June 12, 2020
6 MINUTE READ
Have you ever heard of trading a house? We recently spoke with a seller who literally spent years trying to sell her home, with no luck. After a couple of years of her house sitting on the market with no movement, she decided it was time to think outside the box — so she tried a different strategy.
Rather than spinning her wheels continuing to search for the right buyer, she decided to go after sellers in the market who were interested in trading homes with her. Fast forward a few months, and she was signing closing documents and preparing to trade her home with a homeowner in a different state.
So what is the moral of the story? No one needs to feel stuck if they are having trouble selling their home. If you’re willing to think outside of the box and consider all of your options, including trading a house, you can find a solution!
Homeowners are becoming more open to the idea of trading or trading in their homes — especially homeowners who are in the market to sell their home to downsize, want to upgrade to a bigger or nicer home, or who are interested in relocating. But actually, home trading has been going on for a while now, even if it hasn’t always been very well known to home buyers and sellers.
However, the word “trade” can be misleading to some sellers, since the term sometimes leads people to think the exchange is as simple as switching keys and moving in.
While it’s not that simple, fortunately, trading your home doesn’t have to be an overwhelming task. To put it simply, trading properties means that instead of one transaction, you have two transactions that happen at the same time — one to sell your home and one to buy the house from the same person (and ideally on the same day).
There are still lenders involved and money does still change hands, since the financial process of trading your home is similar to that of a traditional home purchase. You will still need to qualify for a mortgage loan with your lender, put down a down payment, and also have a closing, where you will sell your home and buy your new home in two separate, but simultaneous, transactions. Your existing mortgage is paid off at this point, and then your mortgage for your new home begins.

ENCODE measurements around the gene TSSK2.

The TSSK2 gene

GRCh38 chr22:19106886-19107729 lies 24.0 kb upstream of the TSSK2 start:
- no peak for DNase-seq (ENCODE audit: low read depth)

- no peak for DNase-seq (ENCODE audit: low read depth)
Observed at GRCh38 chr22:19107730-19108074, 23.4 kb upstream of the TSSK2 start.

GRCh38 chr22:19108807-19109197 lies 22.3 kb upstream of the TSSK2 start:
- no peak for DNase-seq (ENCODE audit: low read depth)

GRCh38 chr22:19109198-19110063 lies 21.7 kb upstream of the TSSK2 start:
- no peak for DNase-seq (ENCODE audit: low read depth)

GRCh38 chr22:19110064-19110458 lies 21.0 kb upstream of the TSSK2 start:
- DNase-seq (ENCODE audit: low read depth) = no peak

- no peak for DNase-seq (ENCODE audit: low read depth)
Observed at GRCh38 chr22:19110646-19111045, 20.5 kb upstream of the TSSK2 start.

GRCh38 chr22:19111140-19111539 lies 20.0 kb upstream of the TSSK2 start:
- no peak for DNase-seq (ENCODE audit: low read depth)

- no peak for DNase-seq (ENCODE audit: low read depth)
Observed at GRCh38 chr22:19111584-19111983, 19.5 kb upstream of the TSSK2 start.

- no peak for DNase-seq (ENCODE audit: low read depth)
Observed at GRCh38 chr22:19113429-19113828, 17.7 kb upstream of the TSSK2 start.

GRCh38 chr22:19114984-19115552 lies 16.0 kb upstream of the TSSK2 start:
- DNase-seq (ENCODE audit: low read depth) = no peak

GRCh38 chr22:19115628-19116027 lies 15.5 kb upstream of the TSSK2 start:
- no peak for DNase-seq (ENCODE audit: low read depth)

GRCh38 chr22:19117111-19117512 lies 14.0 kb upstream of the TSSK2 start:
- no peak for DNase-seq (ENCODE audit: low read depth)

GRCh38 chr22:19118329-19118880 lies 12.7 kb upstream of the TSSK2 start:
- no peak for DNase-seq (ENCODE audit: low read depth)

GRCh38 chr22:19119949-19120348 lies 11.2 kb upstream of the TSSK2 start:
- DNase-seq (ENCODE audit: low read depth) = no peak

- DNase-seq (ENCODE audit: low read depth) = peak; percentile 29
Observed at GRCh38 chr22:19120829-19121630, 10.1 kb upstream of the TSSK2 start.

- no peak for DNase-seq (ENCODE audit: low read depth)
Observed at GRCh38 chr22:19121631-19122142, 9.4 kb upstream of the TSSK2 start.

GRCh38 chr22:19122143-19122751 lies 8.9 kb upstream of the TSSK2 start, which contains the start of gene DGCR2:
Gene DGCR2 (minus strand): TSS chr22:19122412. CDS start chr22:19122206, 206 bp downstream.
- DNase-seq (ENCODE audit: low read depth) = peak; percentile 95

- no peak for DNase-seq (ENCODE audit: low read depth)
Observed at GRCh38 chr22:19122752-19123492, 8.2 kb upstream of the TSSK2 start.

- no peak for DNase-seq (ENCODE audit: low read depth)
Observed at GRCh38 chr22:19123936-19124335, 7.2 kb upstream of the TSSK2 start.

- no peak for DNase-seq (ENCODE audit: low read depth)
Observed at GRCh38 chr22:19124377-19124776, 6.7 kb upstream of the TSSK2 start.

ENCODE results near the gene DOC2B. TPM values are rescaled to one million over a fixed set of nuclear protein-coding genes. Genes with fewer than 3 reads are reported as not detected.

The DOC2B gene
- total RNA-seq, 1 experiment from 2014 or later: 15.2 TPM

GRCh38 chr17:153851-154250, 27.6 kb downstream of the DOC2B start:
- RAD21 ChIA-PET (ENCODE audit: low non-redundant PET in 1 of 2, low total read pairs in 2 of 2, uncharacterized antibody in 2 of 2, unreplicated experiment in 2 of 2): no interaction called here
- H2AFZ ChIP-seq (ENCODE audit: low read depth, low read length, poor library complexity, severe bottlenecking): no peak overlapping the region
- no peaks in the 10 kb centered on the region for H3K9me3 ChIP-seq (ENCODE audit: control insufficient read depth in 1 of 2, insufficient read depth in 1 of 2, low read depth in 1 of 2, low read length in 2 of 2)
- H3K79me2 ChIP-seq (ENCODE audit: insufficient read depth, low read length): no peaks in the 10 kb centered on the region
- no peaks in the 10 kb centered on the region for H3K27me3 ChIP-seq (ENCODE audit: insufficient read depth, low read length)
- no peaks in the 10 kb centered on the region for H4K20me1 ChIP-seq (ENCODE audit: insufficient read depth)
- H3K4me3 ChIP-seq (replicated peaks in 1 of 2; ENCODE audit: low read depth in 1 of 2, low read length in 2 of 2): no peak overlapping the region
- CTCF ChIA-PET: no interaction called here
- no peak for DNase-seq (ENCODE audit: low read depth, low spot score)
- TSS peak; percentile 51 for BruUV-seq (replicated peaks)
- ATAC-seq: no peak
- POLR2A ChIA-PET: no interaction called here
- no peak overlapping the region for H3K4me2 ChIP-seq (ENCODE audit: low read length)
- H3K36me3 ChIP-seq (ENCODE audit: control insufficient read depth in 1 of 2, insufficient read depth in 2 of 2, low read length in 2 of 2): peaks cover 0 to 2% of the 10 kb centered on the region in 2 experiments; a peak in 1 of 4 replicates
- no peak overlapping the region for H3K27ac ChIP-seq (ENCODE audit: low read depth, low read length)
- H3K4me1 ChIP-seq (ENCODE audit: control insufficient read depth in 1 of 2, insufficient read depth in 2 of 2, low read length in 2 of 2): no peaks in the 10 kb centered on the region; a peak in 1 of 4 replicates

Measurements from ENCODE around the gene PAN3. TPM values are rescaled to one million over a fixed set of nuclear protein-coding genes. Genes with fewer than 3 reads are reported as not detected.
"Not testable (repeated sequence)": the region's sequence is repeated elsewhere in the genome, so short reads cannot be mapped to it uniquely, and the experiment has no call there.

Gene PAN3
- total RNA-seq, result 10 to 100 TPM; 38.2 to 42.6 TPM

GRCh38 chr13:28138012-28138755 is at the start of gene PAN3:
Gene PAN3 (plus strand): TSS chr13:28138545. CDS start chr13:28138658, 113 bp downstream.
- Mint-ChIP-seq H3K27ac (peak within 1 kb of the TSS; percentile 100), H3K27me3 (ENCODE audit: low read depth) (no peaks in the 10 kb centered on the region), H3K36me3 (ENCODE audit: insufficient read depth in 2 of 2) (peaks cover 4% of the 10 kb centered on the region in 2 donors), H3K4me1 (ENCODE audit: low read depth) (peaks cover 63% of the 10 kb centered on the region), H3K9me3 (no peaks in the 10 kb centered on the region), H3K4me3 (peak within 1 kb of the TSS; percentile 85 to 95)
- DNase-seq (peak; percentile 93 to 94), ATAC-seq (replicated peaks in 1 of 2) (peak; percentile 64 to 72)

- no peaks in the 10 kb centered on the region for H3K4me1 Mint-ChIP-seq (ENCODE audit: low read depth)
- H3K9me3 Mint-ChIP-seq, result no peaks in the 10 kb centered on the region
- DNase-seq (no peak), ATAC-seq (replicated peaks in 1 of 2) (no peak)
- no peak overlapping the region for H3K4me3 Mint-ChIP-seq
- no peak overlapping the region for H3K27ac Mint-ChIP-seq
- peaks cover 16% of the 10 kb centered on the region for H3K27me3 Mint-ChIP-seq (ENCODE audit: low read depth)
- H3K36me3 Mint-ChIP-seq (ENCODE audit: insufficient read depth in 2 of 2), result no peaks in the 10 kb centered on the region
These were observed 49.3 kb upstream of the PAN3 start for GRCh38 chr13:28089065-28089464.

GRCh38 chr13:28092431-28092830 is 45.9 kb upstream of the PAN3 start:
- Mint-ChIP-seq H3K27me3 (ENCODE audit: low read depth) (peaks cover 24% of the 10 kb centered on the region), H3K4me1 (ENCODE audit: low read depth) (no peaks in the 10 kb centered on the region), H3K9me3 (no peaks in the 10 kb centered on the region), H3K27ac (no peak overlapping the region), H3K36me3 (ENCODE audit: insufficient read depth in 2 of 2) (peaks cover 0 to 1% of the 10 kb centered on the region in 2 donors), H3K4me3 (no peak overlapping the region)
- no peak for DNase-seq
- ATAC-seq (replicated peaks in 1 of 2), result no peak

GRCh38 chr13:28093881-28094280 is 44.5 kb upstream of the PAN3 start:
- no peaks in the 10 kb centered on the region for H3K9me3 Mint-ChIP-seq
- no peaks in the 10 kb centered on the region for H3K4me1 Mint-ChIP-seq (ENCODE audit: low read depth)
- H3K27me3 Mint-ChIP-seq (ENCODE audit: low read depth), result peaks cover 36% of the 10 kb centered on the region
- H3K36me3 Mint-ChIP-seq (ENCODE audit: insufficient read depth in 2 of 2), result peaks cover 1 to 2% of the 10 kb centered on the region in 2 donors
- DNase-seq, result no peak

With both the sale and purchase happening at the same time, it is as if the two parties are trading home, which is where the term comes from. Having both transactions occur at the same time helps to ensure that you won’t wind up having to pay for two mortgages at the same time. Working with an experienced real estate agent who has experience with these types of transactions can be especially helpful.
Often, the homes involved in a grade aren’t of equal value. Many, if not most, homeowners who are looking to trade their house are either in the market to move up, for more living space or to upgrade homes, or move down, to cut expenses or downsize.
Maybe you have recently gotten married and you are outgrowing your current home, a 2 bedroom condo. Or perhaps your kids have all moved out of the house, and now you’d like to downsize and have more time and freedom to travel. Either way, there is likely another homeowner out there who is looking for what you have — and also has what you are looking for. Homeowner trades of homes of unequal values are really just selling two trading homeowners’ homes to each other, with both parties benefitting from the sales.
The house traders will sign separate purchase and sale agreements for each of the houses involved in the trade. The contracts spell out the specifics of each transaction, including the price of each property. If one house is valued higher than the other (which is often the case, as mentioned above), the buyer of the more expensive house will pay the seller the difference at the closing. In other words, if you are trading your $300,000 to upgrade to a $500,000 home, you will be responsible for paying the other party the difference, or $200,000, at closing.
As we also mentioned earlier, if either of the properties has an existing mortgage in place, the lender will be paid at the closing, in the same way they would in a traditional home sale. Also as with any traditional sale, the buyer in a home trade can also get a mortgage loan to help pay for the new house, in case the difference in home values is too much. Anyone who needs a mortgage in a home trade should include a copy of their sales contract along with their application documents, as proof to the lender that there will only be one mortgage once the closing occurs.
As with any major financial decision, it is important to keep in mind that there are both advantages and disadvantages to trading your home. One big advantage that many traders report is not having to deal with many potential buyers traipsing through their home or submitting lowball offers. It can also be much easier to coordinate your move, since when you are trading, your moves can occur simultaneously. Both parties involved can avoid the hassle of having to put their furniture into storage for an undetermined amount of time, as opposed to a traditional sale, when you are also rushed to find a new home after selling yours.
Of course, trading your home isn’t for everyone. For instance, if you owe more on your mortgage than your home is worth, you will likely have difficulty qualifying for financing. The only way a trade would work is if you pay the lender the difference of what you sell your house for and what is still owed on the mortgage.
Also, homeowners who are in a hurry to move or who are not flexible in what they want in a home may have limited options. Since not every seller on the market is open to trading, you may find that your options are somewhat limited in your search.
Simultaneously selling your old home and buying a new one is stressful and complicated. With Reali Trade-In, it’s easy to find and move into a new home, before your old one sells. Contact us when you’re ready to get started!